Growing Vegetables from Seed
Seeds are sown either directly into the ground or in flats to be transplanted later. What follows is a brief description of the process of growing from seed. Here are several good pamphlets with more details:
- Propagating Plants from Seed - A thorough description of growing vegetables from seed, published by Washington State University.
- Scheduling Vegetable Plantings for Continuous Harvest - This publication helps growers plan planting times and succession planting, by providing soil temperature germination ranges and other information of assistance to market gardeners.
Sowing seeds in pots or flats. Seeds grown in flats will get a head start on the season; once they are planted in the field they’ll have a head start on weeds and outcompete pests; they can be planted out to the correct spacing, and growing in flats makes watering easier and saves a lot of garden space while you’re waiting for the plants to germinate and size up. Seeds in flats need a warm, sunny place to grow. A sunny windowsill will work, but plants will often become long and “leggy”, from stretching towards the sun. A cold frame or greenhouse is best. See this article on building a cold frame. You can build a quick cold frame with straw bales and old windows by arranging the bales into a U shape and placing the window over the top. The open end prevents the plants from overheating, though you’ll still need to check them on sunny days.
Containers - There is a wide variety of containers available for growing seeds, many can be had for free from nurseries or farms, but be sure to ask if there are any diseases or pests in or on the containers – If you do not already have the brown garden snail or garden slugs then be cautious about bringing potted plants and used seedling flats and containers into your garden as this is the most common way the snails are spread. A container should be at least 3 inches deep to accommodate good root growth. Make sure containers have slits or holes in the bottom so that water can drain freely. Seed flats are large trays with continuous soil, six packs are divided into individuals cells.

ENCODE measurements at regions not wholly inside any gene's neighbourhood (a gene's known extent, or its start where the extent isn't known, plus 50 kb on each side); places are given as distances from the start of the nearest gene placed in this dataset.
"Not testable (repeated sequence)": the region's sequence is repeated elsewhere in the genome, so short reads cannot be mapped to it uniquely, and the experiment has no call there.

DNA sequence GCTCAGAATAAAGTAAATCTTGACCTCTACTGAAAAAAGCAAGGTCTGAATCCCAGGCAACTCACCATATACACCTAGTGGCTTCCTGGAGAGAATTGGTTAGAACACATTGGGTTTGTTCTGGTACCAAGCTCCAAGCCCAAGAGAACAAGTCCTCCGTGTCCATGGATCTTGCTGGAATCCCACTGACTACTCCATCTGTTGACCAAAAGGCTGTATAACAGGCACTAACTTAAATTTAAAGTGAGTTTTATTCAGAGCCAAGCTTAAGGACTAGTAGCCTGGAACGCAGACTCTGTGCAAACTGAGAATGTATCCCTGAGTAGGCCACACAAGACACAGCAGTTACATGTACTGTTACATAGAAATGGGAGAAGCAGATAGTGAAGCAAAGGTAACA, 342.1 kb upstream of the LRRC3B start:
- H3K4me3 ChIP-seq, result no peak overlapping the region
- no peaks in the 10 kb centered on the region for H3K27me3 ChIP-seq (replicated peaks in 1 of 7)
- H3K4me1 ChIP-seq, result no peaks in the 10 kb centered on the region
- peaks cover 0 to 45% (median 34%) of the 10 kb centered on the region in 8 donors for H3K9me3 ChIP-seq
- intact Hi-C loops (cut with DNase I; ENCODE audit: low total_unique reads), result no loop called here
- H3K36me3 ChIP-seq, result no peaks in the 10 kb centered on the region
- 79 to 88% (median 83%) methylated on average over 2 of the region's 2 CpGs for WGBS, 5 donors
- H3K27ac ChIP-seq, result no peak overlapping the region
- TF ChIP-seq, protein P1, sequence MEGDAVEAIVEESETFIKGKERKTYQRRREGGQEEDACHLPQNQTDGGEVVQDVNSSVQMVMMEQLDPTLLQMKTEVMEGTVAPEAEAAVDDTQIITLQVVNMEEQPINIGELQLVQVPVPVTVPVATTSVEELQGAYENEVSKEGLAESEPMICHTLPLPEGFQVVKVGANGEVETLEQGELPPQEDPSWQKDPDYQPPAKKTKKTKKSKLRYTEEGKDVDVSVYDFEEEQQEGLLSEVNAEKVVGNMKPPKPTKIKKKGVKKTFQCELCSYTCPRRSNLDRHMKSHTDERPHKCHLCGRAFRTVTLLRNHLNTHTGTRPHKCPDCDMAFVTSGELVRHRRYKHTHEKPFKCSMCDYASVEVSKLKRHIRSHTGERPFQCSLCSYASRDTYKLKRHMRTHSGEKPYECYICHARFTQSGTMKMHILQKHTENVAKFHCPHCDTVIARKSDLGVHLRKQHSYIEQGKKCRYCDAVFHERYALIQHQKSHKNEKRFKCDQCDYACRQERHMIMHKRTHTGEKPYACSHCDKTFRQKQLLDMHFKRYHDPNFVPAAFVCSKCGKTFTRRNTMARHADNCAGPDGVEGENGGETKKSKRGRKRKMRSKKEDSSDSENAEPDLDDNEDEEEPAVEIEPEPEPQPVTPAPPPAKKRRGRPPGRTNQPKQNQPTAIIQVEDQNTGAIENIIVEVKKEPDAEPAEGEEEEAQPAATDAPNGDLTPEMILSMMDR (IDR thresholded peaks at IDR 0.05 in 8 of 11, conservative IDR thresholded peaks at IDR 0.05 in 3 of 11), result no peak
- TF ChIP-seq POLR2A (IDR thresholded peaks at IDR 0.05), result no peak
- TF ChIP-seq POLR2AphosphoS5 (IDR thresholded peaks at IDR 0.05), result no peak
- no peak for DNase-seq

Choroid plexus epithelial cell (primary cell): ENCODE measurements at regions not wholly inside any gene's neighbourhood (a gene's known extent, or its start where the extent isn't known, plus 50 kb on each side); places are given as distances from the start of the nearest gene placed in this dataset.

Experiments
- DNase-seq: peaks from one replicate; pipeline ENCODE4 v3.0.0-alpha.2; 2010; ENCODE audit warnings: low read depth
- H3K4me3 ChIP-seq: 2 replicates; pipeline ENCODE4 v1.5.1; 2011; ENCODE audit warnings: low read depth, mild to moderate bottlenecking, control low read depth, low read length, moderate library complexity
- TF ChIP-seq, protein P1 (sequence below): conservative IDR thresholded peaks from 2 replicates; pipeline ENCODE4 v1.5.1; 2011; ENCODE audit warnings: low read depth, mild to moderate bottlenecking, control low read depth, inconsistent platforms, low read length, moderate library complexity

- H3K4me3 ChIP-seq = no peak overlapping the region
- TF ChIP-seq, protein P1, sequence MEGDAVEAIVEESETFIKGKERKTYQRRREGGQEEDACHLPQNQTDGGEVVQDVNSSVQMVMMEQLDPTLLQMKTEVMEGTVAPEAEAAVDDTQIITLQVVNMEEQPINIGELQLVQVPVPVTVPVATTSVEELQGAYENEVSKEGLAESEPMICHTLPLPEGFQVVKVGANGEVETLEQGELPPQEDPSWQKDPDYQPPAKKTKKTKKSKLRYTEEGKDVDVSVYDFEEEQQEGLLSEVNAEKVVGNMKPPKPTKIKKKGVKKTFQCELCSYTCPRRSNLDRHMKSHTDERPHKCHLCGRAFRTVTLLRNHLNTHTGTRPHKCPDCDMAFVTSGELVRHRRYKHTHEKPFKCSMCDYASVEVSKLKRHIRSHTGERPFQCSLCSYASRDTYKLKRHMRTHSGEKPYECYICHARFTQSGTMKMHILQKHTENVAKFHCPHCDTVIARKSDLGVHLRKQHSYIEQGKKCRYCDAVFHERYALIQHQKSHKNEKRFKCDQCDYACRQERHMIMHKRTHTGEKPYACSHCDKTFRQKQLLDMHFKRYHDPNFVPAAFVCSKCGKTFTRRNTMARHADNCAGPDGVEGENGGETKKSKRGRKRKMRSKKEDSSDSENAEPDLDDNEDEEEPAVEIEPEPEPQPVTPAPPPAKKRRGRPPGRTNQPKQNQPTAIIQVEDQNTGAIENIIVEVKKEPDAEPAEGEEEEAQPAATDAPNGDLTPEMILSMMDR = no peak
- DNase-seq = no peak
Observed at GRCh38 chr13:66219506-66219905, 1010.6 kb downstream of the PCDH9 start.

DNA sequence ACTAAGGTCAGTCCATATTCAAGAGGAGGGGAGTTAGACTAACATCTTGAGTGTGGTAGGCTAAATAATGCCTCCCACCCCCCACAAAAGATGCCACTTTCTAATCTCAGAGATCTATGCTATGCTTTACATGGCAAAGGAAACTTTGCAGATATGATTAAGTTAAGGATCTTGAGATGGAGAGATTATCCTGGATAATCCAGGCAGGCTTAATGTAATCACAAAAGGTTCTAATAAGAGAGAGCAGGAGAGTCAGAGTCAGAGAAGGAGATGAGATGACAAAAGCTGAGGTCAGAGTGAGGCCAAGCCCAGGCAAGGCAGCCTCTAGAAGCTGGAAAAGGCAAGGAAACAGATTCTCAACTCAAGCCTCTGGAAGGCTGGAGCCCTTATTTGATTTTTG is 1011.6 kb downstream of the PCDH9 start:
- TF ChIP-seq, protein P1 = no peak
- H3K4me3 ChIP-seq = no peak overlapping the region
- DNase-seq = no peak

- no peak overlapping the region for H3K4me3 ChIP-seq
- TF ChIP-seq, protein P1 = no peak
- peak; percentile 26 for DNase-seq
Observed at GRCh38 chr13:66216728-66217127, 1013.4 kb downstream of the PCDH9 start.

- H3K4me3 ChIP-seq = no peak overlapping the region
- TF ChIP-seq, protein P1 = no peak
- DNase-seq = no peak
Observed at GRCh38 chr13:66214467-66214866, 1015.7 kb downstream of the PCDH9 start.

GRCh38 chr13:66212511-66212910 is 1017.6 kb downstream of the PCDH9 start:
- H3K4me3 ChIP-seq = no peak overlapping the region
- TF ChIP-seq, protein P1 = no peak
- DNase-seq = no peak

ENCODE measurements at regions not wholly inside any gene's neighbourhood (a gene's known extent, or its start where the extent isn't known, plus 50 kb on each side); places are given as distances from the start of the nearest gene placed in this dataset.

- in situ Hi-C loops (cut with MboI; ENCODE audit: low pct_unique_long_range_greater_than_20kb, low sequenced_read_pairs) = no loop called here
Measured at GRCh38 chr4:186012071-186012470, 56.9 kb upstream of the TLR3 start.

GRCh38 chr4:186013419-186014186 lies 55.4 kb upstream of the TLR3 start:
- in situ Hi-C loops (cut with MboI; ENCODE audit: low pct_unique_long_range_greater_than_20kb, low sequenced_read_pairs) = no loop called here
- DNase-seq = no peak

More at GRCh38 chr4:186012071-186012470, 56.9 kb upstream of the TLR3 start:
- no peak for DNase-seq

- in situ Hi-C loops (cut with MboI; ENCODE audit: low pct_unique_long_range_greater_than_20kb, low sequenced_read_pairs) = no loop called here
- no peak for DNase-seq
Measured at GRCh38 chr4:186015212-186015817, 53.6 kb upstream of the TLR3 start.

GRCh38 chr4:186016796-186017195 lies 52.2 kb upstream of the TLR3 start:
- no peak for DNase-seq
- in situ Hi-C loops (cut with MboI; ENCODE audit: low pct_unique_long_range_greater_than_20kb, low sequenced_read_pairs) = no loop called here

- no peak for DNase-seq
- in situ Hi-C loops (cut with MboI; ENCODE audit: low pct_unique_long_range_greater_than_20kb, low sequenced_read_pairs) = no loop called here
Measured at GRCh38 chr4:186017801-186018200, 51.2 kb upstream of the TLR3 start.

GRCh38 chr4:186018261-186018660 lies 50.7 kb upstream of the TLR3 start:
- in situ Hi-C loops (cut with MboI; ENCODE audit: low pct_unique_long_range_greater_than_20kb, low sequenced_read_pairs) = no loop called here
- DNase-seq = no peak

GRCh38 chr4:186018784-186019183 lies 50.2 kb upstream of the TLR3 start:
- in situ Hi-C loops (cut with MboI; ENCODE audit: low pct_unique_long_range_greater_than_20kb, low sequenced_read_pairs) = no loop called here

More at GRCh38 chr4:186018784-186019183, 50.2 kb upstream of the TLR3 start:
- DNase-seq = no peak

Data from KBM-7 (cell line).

Potting Soil – Potting soil is available at any garden supply store, and has the advantage of having the right nutrients and being weed free. You can also make your own potting soil by mixing fertile garden soil with good compost and some sand if necessary. If the compost is not rich enough you’ll need to add a nitrogen source such as well composted manure, be careful not to use too much or the young seedlings will “burn”. Make sure you fill your flats all the way to the top and tap the container, the soil will settle and you want it as full as possible.
Sowing Seeds – Follow the instructions on the seed packet. Rule of thumb is to plant seeds to a depth that is twice their width. For small seeds you can place them and then cover with potting soil, plant larger seeds into mini furrows or press them into the soil. Once planted, seeds need to be kept moist, but not too wet. The number one reason for failure is plants drying out, so if possible put your cold frame or greenhouse in a well-travelled place so that you’ll remember to check your plants often. A light watering from a can or garden spray nozzle will prevent compaction, don’t water with a heavy spray directly into the flats as you’ll end up with hard, compacted soil. Avoid watering too late in the day to prevent molds and “damping off”, a Phytopthora fungus, that can develop in over-watered seed flats and results in seedlings wilting at the soil level.
Transplanting Seedlings – Seedlings grown in six packs can often be transplanted directly into the bed. Seedlings planted at tight spacing in flats will need to be “pricked out” and transplanted into larger containers such as 4 x 4 inch pots. Do this when plants have developed at least two to four true leaves (don’t count the very first leaves that emerge, the cotyledons, these are not true leaves). Plants that benefit from potting, include tomatoes, peppers, eggplant, basil and the brassica family crops - broccoli, cabbage, cauliflower, kale, collards, etc.